Carbohydrate Loading Definition

Carbohydrate Loading

Definition

Every athlete knows the importance of a proper diet: you can’t train until you give your muscles the fuel they need. Carbohydrates are especially important for runners because your body converts carbs into glycogen, which it stores as energy to burn during exercise. While it’s important to get enough carbs at every point in your training, following a carbohydrate loading (carb-loading) diet in the week before an endurance event like a marathon can boost your energy during the race.

This carb-loading definition should help you figure out how and when to use this diet for race day performance.

Your body maintains reserves of glycogen like a gas tank for your muscles – during exercise, your muscles burn the stored glycogen. When you compete in a marathon, though, your body burns through your stored reserves of fuel before the race ends, leaving your muscles fatigued.

A quick Carbohydrate Loading definition: carb-loading works by training your body to store as much glycogen as possible thus increasing the size of your gas tank to give you a competitive edge in the race.

The first stage of carb-loading starts the week before your race. In this first stage, you intentionally burn through your glycogen reserves: it sounds counterintuitive, but you have to do this before you replenish them. Start by lowering your carbs; at this stage, carbs should only be about 50% of your diet.

Don’t decrease calories, though – be sure you make up the difference with protein and fat. Keep training at your normal level – remember, the goal is to use up as much of the glycogen in your “gas tank” as you can.

The next stage is the fun part: this is when you get to eat mounds of pasta and piles of baked potatoes and justify it all as part of your training. Between three and four days before your race, increase your carb intake to 70% of your daily calories.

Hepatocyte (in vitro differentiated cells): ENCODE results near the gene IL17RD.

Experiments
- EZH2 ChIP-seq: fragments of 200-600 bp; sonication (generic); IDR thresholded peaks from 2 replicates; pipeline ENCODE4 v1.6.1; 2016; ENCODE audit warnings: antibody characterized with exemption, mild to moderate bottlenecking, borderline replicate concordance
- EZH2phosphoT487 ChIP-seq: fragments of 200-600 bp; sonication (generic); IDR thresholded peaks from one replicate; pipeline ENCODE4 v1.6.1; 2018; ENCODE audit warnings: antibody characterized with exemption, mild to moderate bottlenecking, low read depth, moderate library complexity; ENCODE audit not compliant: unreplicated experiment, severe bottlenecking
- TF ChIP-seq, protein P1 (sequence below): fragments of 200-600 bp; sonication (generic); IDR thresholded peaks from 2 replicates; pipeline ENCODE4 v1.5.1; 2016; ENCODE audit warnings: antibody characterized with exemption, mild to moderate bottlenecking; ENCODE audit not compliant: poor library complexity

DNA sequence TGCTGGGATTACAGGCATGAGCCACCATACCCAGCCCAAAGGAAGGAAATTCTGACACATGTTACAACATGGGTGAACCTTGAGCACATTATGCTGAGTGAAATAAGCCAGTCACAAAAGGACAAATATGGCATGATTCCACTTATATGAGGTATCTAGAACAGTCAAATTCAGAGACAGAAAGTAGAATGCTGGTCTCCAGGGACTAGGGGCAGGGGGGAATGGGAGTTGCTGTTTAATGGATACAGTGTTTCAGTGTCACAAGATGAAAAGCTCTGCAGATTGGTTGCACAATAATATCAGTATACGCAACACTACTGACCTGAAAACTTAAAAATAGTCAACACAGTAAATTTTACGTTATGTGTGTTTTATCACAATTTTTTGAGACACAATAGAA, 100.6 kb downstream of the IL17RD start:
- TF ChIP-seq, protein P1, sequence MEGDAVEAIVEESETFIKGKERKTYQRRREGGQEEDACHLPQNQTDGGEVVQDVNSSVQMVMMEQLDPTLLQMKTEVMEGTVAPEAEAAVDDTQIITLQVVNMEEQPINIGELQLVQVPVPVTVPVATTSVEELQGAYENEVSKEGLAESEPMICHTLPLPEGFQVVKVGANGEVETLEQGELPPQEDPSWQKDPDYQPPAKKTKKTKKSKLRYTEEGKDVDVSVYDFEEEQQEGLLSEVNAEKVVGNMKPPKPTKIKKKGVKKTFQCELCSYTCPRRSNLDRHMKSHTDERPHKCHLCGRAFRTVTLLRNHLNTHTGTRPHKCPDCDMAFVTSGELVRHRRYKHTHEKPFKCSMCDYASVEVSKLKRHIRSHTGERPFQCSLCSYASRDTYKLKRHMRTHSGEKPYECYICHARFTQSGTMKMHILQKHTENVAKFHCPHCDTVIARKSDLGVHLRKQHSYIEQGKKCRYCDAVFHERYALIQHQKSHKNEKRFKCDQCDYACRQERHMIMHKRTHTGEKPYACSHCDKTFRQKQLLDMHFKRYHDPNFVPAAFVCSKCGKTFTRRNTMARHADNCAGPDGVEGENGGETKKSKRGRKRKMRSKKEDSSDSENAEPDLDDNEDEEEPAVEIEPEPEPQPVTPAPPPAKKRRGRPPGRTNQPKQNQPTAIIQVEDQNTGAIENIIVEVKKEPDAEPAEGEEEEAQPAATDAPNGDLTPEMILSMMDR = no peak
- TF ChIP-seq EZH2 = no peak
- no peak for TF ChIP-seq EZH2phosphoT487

Carbohydrate Loading Definition

To maintain your overall health, focus on healthy, complex carbohydrates like whole-wheat bread and sweet potatoes – Snickers bars might have a lot of carbs from all the sugar, but they aren’t healthy food! Cut down on the fat and protein to keep your calorie intake roughly the same, but don’t be alarmed if you gain a little weight anyway at this stage, since carbs cause your body to retain more water.

The extra weight will disappear after the race when you go back to your normal eating patterns. In the second stage of carb-loading, you should also cut back on your training. In this stage, you’re trying to fill up your “gas tank” of glycogen as far as you can, and when you run, you use that glycogen for fuel right now, instead of saving it for race day.

Don’t stop running entirely, but go easy on the long runs. You’ll be running long enough in a few days.

After carb-loading intensively for a couple of days, you’re ready to race! Your body is storing as much glycogen as it can, to maximize your performance for the long haul. Even the most intense of carb-loading diets can’t carry you all the way through a marathon, though, so make sure to bring along some gels, bars, or sports drinks to power you through the last few miles.

No Carbohydrate Loading definition would be complete without a necessary warning: before you try a carb-loading diet, use some common sense and make sure it’s right for you. If you’re diabetic, carb-loading can do more harm than good.

Since carbs affect your blood sugar much more intensely than protein or fats, be careful about carb-loading if you have a history of blood sugar problems. It’s a great tool, but it’s not worth sacrificing your health for.

Carbohydrate Loading can help all runners, but especially marathon runners, boost their endurance and performance for an important race. While it isn’t for everyone if you don’t have any medical problems that would make carb-loading an issue, consider using this diet to give you that extra push for your next endurance event.

Read also: Best Marathon Training Diet

 

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